Kyle Kieffer

@kyle-kieffer | contributor
Hello! My name is Kyle Kieffer, and I run an internationally recognized disability blog. I'm also an inspirational speaker talking about over coming living life with a disability. My goal is simple; inspire the epilepsy community one person at a time.
Kyle Kieffer

A Letter to My Younger Self, Preparing Me for Epilepsy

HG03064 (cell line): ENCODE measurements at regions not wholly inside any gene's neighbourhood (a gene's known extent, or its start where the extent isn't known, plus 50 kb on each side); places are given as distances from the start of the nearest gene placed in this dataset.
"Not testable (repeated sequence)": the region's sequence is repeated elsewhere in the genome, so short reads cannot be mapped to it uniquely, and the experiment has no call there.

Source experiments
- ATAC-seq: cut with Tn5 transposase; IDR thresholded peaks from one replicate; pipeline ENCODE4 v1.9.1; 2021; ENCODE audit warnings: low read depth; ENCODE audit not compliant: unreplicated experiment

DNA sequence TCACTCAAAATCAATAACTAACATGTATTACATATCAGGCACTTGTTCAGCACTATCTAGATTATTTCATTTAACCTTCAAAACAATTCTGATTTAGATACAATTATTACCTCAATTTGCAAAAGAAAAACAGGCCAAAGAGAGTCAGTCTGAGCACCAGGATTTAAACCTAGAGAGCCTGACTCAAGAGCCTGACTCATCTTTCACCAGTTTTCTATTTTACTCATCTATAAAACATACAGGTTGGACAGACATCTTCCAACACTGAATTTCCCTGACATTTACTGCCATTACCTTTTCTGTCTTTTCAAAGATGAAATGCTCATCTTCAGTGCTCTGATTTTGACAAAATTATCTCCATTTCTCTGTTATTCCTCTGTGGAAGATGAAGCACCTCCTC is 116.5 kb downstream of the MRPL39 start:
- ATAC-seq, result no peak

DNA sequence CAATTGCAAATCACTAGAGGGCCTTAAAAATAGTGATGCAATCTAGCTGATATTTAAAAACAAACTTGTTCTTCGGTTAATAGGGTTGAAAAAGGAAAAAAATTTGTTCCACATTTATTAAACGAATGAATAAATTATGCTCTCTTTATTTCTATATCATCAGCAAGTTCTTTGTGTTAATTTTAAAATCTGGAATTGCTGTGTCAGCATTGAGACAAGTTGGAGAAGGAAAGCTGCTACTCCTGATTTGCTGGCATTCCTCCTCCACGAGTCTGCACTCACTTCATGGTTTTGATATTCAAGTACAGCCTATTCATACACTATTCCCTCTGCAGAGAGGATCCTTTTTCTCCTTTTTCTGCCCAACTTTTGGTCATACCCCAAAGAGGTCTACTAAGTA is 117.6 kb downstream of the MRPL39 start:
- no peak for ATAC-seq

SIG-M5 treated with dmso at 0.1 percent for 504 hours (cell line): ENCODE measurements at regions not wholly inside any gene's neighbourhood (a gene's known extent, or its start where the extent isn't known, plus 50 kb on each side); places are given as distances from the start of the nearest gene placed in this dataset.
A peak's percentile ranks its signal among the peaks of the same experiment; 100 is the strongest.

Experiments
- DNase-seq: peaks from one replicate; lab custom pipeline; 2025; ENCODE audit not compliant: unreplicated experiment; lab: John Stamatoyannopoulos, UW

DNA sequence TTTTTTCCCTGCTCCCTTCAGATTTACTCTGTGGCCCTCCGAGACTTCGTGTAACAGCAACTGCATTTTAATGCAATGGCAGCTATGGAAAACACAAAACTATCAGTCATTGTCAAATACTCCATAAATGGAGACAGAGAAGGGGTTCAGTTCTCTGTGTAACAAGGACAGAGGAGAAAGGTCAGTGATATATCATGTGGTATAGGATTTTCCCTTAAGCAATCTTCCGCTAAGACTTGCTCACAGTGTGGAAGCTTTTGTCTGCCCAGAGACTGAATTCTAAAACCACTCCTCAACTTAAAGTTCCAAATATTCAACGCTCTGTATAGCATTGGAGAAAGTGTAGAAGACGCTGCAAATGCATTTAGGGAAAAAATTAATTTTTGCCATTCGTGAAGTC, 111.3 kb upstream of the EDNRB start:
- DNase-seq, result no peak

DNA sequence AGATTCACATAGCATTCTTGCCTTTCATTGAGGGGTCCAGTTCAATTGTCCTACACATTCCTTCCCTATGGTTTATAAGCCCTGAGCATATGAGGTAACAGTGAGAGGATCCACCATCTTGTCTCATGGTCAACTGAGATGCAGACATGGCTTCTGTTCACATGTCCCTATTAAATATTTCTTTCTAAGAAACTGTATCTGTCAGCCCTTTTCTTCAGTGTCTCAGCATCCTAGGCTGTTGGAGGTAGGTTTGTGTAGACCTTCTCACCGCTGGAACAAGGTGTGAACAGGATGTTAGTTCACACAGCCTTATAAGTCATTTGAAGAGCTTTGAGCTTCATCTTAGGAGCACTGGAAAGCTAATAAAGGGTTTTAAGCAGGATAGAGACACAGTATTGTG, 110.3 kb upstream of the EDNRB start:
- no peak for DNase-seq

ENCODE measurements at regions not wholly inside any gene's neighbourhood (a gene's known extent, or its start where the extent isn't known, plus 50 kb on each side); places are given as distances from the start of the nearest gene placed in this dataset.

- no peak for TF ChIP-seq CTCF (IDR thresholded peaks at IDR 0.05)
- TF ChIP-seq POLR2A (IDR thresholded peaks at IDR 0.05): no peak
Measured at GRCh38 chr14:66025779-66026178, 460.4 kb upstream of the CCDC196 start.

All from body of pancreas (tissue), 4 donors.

To this day I’m the only one who put my elementary school on lockdown, all because of a seizure. The sad thing is, I don’t remember any of it as I was heading to the hospital in the ambulance. Those first few seizures knocked me out for hours, and had me recovering for days. From when I was first diagnosed, I faced a second life challenge I couldn’t wait to take on. As a young kid, I was faced with a new normal that not even I was familiar with. I wanted to write a letter to my 9-year-old self about everything that would be coming my way. Dear Kyle, I know you’re slowly recovering in the ambulance from something you just can’t figure out. Let me fill you in on it. As you were walking out of the classroom to get something from your backpack, you had your first encounter with epilepsy. Yes, that’s right, you had a seizure. After numerous tests you’ll get done at the hospital, the doctors will finally let you know. In a day or two, you will be back to your normal self. You will soon forget about the seizure and carry on with your school year. However, I warn you not to forget about me too soon. I’ll be back. Sorry, but I warned you about me and how I may come back. Over a few weeks, you experienced how strong seizures can be. You were driven home by your dad a few times and spent much more time in the nurse’s office. I give you credit for playing some Little League games on days when you had seizures. After multiple seizures, doctors finally diagnosed you with epilepsy. Please don’t look at this as a bad thing. You’ve overcome many challenges already, and this is just another one to beat. Get ready to find that perfect neurologist. It may take a few years, 10 maybe. Those epilepsy medications are going to seem like a pain, but definitely necessary as you move forward. Don’t forget the power of trial and error. Your doctor will help you mix up medications to see if you can find that perfect recipe! Believe it or not, your seizures will get better to some extent. You will enjoy partial seizures. They come and go whenever without any auras. Be prepared for days when you need to rest after having 30 in three hours. You will get used to all this, it’s life. Your parents are scared to death, maybe not so much your dad. No one knows what to do or expect. First thing first, research! Research neurologists, local associations, and other support groups where you can get advice. They will be by your side the entire time, even when you head to Cleveland for school. You will gradually find out there are plenty of treatments for epilepsy. To get the best one for you, be open with everyone. If you’re not feeling too great, you probably should say something. Help each other out through this weird process that has become your norm. Now, epilepsy is also just a word. Epilepsy won’t define you, so feel free to take some chances. Wrestling was a chance you took that paid off greatly. Going out of state for college was a risk both you and your parents took. It was one of your best decisions and ultimately because you opened up about your epilepsy. Sharing your story brings people together, and it helped you strengthen your friendships while away at school. Driving is cool and everything, but you really don’t need to do it. What’s cool is having your own personal driver, actually multiple. You are not a burden on anyone just because you can’t drive. Having epilepsy isn’t a bad thing at all. Speak up and let everyone know how tough of a battle you’re going through. Epilepsy gives you the ability to meet thousands of people across the world who will be there for you when you need it. The epilepsy community is a strong one and you will be very involved in it one day. You may have epilepsy, but it doesn’t have you! You were a wrestler, so meet your opponent, epilepsy. As of now, you’re kicking its butt. Warriors don’t quit and I see that in you.